Here are some links we’ll be using in exercises in the workshop. The workshop will be held in the Library IL Suite on the second floor of the Library on the Open University campus. The workshop slides are downloadable at Data Visualisation for CHASE Digital Scholars.
While getting started…
- Sign up for Many Eyes http://www-958.ibm.com/software/analytics/manyeyes/register
- Check out http://www.visualcomplexity.com/vc/, http://selection.datavisualization.ch and http://www-958.ibm.com/software/analytics/manyeyes/page/Visualization_Options.html for inspiration
- Network visualisations: Les Misérables character interaction presented as a force directed graph. or 20th century composers: making the connections
- N-grams: Google Ngram viewer and bookworm Open Library
- Trying entity recognition with Stanford tools or Voyeur Tools
- ‘Re-visions of Minard‘
- Visualising rich media: Mitchell Whitelaw’s Generous Interfaces
Scholarly visualisations to explore and critique
- Visualizing Emancipation
- Mapping the Republic of Letters
- Locating London’s Past
- GapVis Ancient Places
- Pelagios example ‘Meroe‘
- Lincoln Logarithms: Finding Meaning in Sermons uses Voyant for text mining, MALLET for topic analysis, Paper Machines and Viewshare to visualise the same dataset and is a useful way of exploring the strengths and weaknesses of different tools
- Some background on ‘distant reading’: What Is Distant Reading?
Cleaning and preparing data for visualisations
- Formatting tips for ManyEyes http://www-958.ibm.com/software/data/cognos/manyeyes/page/Data_Format.html
- Wrangler: http://vis.stanford.edu/wrangler/
- OpenRefine (was Google Refine)
- Tool: ManyEyes
- Tool: Google Fusion Tables
- Tool: Tableau Public (Windows download)
- Specialist timeline tools include: Timeliner
- Specialist mapping tools include: CartoDB
- Specialist network visualisation tools include: Gephi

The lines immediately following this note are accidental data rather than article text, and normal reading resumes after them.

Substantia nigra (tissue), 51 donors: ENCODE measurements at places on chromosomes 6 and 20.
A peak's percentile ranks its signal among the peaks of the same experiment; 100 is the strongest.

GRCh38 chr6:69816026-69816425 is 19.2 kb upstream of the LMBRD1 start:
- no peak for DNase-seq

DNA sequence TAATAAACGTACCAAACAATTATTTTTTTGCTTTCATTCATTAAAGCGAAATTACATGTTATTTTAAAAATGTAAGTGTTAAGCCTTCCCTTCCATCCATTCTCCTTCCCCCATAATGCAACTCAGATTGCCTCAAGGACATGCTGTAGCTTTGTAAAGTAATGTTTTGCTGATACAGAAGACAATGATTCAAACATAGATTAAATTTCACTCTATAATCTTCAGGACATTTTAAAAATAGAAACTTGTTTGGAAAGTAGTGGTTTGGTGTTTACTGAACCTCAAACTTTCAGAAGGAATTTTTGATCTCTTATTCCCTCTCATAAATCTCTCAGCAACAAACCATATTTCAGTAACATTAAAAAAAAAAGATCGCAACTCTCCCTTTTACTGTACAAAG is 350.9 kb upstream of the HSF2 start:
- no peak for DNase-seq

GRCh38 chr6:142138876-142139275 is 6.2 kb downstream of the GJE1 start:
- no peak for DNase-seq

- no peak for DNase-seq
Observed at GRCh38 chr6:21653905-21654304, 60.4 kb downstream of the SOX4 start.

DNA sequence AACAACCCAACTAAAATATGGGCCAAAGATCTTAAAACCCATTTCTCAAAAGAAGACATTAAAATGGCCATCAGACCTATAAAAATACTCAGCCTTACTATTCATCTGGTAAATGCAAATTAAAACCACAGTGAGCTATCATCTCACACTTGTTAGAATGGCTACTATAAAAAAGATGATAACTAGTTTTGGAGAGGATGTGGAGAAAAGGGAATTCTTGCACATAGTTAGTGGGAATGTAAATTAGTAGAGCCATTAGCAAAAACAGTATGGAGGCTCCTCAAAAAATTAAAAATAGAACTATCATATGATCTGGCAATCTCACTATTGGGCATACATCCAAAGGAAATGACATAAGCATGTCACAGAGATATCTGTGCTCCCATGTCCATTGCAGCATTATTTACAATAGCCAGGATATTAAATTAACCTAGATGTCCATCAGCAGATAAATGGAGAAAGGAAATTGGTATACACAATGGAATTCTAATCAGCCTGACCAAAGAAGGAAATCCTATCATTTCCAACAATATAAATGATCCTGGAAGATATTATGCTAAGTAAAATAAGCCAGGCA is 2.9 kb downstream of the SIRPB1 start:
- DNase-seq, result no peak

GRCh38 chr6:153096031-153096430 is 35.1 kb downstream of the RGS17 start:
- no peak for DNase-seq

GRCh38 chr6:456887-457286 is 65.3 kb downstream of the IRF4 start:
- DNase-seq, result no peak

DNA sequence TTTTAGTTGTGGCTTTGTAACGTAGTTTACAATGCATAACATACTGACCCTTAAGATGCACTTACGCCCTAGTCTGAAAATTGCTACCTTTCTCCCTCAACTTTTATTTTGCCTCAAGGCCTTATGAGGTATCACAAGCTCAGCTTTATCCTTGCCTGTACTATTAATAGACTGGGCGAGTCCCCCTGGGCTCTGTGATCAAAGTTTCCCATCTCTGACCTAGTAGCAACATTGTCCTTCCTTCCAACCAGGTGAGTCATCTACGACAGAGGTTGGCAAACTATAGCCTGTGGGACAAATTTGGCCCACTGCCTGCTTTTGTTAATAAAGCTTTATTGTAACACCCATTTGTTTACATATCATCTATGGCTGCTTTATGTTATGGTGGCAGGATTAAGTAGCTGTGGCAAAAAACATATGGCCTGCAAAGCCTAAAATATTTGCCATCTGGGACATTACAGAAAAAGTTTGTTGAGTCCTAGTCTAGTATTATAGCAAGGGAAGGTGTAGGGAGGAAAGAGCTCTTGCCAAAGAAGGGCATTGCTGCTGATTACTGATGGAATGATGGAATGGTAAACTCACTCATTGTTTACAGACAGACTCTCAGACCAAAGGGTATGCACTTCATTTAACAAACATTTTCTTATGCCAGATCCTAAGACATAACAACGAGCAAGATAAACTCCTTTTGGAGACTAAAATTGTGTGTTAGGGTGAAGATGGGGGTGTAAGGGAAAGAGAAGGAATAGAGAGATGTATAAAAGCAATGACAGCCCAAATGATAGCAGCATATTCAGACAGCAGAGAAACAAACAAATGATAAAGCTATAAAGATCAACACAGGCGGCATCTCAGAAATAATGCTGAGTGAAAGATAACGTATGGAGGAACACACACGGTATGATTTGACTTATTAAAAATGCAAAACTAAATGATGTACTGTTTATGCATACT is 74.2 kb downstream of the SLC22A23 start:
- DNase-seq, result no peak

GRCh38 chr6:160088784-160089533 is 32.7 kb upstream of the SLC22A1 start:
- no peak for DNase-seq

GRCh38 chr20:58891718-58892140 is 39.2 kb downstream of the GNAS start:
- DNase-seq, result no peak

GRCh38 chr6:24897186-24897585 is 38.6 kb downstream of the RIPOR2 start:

- Specialist tools for visualising collections of historical items include: Omeka and Neatline, Viewshare
- Specialist tools for topic modelling include MALLET, try Getting Started with Topic Modeling and MALLET
- Specialist tools for visualising statistical data include R
- Choosing visualisation types: Chart and image gallery: 30+ free tools for data visualization and analysis
- Finding visualisation tools for scholarly use: Project Bamboo
- Designing good visualisations: Stephen Few’s Effective Chart Design (PDF)
Exercise: visualising data
- Choose one of your datasets (or a subset)
- (If you don’t have a dataset, try http://www-958.ibm.com/software/data/cognos/manyeyes/datasets/cloud/tags or work with someone who has data)
- Decide: exploratory or explanatory? Static or dynamic? Small- or large-scale? Why?
- Choose a type of visualisation (map, timeline, chart, etc)
- Is your dataset in a suitable format for your visualisation type? How can you clean it? While you’re learning, you might want to start with just two fields – try combining dates or locations with another value.
- Optionally, sketch out your visualisation on paper to test it
- Choose one of IBM Many Eyes, Google, Tableau or other tools as appropriate for your chosen visualisation
- Try a visualisation and evaluate the results
- Is more cleaning or transformation needed? You may need to iterate with different versions of your data
Inspiration for future work and further reading
- Data Visualization Talks Online, 2010 post from Alark Joshi listing various videos
- Data and visualization blogs worth following (early 2012 post by Nathan Yau)
- If you want to learn more about technical topics, try The Programming Historian or Computational methods in the humanities
Books on information visualisation
- Few, Stephen. 2009. Now I See It: Simple Visualization Techniques for Quantitative Analysis. Analytics Press.
- Lima, Manuel. 2011. Visual complexity: mapping patterns of information. New York: Princeton Architectural Press.
- Moretti, Franco. 2005. Graphs, maps, trees: abstract models for a literary history. London: Verso.
- Stanton, Jeffrey. 2013. Introduction to Data Science. (ebook with code examples for learning R)
- Tufte, Edward R. 1983. The Visual Display of Quantitative Information. Graphics Press.
- Tufte, Edward R. 2007. Beautiful evidence. Cheshire, Conn: Graphics press.
- Ware, Colin. 2008. Visual Thinking for Design. Morgan Kaufmann.
- Yau, Nathan. 2011. Visualize this: the FlowingData guide to design, visualization, and statistics. Indianapolis, Ind: Wiley Pub.